“While geopolitics, national borders, critical infrastructure and military installations constitute the physical geography of conventional warfare, CP [cultural property] constitutes critical elements of the human domain of its geography.
If this holds true, and if culture and identity politics do remain at the center of armed conflicts, we can expect CP to play an increasing role in conflict geographies.
A strong argument can thus be made for placing CP broadly viewed – including historical buildings, sites of worships, monuments – at the heart of the human domain concept, and thus the Special Operations doctrine.”
NATO SPS CPP Outcome Report, NATO and Cultural Property: Embracing New Challenges in the Era of Identity Wars, 2017, P30
Blue Shield International is working with armed forces and heritage professionals around the world to develop understanding of the responsibilities of both parties under International Law. We are an official partner of NATO, and actively encourage our national committees to work in partnership with their armed forces. Cultural property protection in armed conflict and following environmental disasters can only be effective when there is a true partnership between heritage professionals, governments, and those deployed. You can read more about this on our Training page.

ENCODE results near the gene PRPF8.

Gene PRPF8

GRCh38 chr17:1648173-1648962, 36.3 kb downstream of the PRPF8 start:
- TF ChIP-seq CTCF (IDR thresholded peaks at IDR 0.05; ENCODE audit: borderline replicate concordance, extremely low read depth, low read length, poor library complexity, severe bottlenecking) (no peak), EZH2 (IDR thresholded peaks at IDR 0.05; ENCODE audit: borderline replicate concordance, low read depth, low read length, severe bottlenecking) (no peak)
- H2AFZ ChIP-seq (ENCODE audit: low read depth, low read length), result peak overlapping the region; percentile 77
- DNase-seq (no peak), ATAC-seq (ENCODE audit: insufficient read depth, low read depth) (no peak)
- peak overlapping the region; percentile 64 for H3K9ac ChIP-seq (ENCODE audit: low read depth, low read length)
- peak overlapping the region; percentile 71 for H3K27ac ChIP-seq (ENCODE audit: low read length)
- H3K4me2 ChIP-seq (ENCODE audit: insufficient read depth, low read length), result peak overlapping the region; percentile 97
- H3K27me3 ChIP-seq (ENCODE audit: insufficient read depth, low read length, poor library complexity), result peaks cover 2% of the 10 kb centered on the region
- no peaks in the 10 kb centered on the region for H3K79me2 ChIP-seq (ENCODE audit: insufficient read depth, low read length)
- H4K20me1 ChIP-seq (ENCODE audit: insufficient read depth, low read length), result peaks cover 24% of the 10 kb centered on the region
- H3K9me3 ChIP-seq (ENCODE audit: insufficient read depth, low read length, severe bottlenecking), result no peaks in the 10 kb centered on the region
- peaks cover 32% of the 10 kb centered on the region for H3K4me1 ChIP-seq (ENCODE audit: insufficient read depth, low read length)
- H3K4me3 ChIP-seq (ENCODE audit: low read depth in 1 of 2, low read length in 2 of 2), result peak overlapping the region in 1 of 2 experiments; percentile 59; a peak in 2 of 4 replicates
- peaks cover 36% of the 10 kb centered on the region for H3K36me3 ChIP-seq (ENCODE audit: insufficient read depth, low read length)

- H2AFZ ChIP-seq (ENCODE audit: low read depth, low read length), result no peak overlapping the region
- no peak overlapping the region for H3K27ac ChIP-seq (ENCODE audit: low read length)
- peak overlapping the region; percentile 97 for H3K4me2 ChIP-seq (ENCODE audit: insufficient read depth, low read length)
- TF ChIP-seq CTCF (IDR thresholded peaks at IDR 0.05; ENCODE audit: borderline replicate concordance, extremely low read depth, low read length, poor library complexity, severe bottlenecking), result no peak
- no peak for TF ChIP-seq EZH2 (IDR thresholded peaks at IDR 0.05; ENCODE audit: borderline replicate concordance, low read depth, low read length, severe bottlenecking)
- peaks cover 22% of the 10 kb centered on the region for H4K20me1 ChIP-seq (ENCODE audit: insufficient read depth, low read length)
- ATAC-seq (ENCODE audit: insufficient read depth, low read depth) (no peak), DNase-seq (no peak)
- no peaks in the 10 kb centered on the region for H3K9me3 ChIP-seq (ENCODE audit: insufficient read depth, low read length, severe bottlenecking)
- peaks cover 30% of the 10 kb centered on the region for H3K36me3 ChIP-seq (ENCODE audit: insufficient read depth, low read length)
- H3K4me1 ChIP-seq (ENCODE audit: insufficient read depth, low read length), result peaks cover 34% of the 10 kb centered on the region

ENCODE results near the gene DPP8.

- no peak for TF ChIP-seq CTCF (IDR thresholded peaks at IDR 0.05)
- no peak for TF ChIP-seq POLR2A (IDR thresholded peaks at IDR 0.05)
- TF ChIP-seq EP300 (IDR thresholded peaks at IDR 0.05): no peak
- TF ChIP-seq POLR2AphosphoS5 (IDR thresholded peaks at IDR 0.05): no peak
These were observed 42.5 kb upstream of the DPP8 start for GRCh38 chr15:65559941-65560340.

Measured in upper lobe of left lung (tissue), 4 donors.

Armed forces across the world are becoming increasingly aware of the role of cultural property in conflicts, both in terms of its loss, but also its potential to prolong the fighting, evidenced in a number of military publications, available in our Document Library. Cultural property protection can even be a key component of the mission itself: the MINUSMA Mandate for the UN peacekeeping force in Mali (renewed in Resolution 2364 (2017)) included:
22 (c) Support for cultural preservation
To assist the Malian authorities, as necessary and feasible, in protecting from attack the cultural and historical sites in Mali, in collaboration with UNESCO …
41. Requests MINUSMA to consider the environmental impacts of its operations when fulfilling its mandated tasks and, in this context, to manage them as appropriate and in accordance with applicable and “relevant General Assembly resolutions and United Nations rules and regulations, and to operate mindfully in the vicinity of cultural and historical sites.”
Blue Shield will assist any genuine initiative by any nation state or warring faction, no matter what the status of the conflict, or moral determination of its conduct, to achieve the goal of protecting cultural property, in line with the principles of international humanitarian law under which we operate. The same principles apply to equivalent circumstances during complex or other emergencies.
Cultural property protection is increasingly seen as what the armed forces refer to as a ‘force multiplier’: protecting it may not lead to mission success, but failure to protect it can make a mission more difficult, and there are number of important reasons to protect it.